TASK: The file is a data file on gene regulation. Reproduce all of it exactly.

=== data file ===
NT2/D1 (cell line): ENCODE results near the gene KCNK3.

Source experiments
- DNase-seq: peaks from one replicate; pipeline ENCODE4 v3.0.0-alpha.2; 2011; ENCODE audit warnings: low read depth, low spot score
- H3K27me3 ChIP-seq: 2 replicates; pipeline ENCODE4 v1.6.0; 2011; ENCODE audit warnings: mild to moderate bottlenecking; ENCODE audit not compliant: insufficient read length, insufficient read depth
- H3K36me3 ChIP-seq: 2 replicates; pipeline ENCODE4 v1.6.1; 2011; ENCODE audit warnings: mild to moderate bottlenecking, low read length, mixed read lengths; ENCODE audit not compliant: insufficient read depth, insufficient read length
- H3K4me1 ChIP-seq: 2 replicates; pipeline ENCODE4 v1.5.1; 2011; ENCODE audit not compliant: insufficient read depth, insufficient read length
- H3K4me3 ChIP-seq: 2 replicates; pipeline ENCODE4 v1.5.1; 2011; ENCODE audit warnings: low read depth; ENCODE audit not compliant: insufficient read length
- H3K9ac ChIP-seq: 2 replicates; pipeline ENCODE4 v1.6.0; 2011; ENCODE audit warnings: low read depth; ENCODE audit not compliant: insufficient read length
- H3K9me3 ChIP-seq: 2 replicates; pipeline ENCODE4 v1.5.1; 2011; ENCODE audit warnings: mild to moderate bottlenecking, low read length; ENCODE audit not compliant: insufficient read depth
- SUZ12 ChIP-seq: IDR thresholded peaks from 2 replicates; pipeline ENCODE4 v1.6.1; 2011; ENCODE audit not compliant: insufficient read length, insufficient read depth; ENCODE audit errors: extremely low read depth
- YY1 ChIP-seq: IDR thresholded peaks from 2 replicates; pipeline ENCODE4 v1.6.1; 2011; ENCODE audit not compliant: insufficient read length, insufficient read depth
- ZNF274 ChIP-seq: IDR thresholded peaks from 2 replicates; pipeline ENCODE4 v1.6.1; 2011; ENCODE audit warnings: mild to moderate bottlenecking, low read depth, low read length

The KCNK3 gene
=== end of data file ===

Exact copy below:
NT2/D1 (cell line): ENCODE results near the gene KCNK3.

Source experiments
- DNase-seq: peaks from one replicate; pipeline ENCODE4 v3.0.0-alpha.2; 2011; ENCODE audit warnings: low read depth, low spot score
- H3K27me3 ChIP-seq: 2 replicates; pipeline ENCODE4 v1.6.0; 2011; ENCODE audit warnings: mild to moderate bottlenecking; ENCODE audit not compliant: insufficient read length, insufficient read depth
- H3K36me3 ChIP-seq: 2 replicates; pipeline ENCODE4 v1.6.1; 2011; ENCODE audit warnings: mild to moderate bottlenecking, low read length, mixed read lengths; ENCODE audit not compliant: insufficient read depth, insufficient read length
- H3K4me1 ChIP-seq: 2 replicates; pipeline ENCODE4 v1.5.1; 2011; ENCODE audit not compliant: insufficient read depth, insufficient read length
- H3K4me3 ChIP-seq: 2 replicates; pipeline ENCODE4 v1.5.1; 2011; ENCODE audit warnings: low read depth; ENCODE audit not compliant: insufficient read length
- H3K9ac ChIP-seq: 2 replicates; pipeline ENCODE4 v1.6.0; 2011; ENCODE audit warnings: low read depth; ENCODE audit not compliant: insufficient read length
- H3K9me3 ChIP-seq: 2 replicates; pipeline ENCODE4 v1.5.1; 2011; ENCODE audit warnings: mild to moderate bottlenecking, low read length; ENCODE audit not compliant: insufficient read depth
- SUZ12 ChIP-seq: IDR thresholded peaks from 2 replicates; pipeline ENCODE4 v1.6.1; 2011; ENCODE audit not compliant: insufficient read length, insufficient read depth; ENCODE audit errors: extremely low read depth
- YY1 ChIP-seq: IDR thresholded peaks from 2 replicates; pipeline ENCODE4 v1.6.1; 2011; ENCODE audit not compliant: insufficient read length, insufficient read depth
- ZNF274 ChIP-seq: IDR thresholded peaks from 2 replicates; pipeline ENCODE4 v1.6.1; 2011; ENCODE audit warnings: mild to moderate bottlenecking, low read depth, low read length

The KCNK3 gene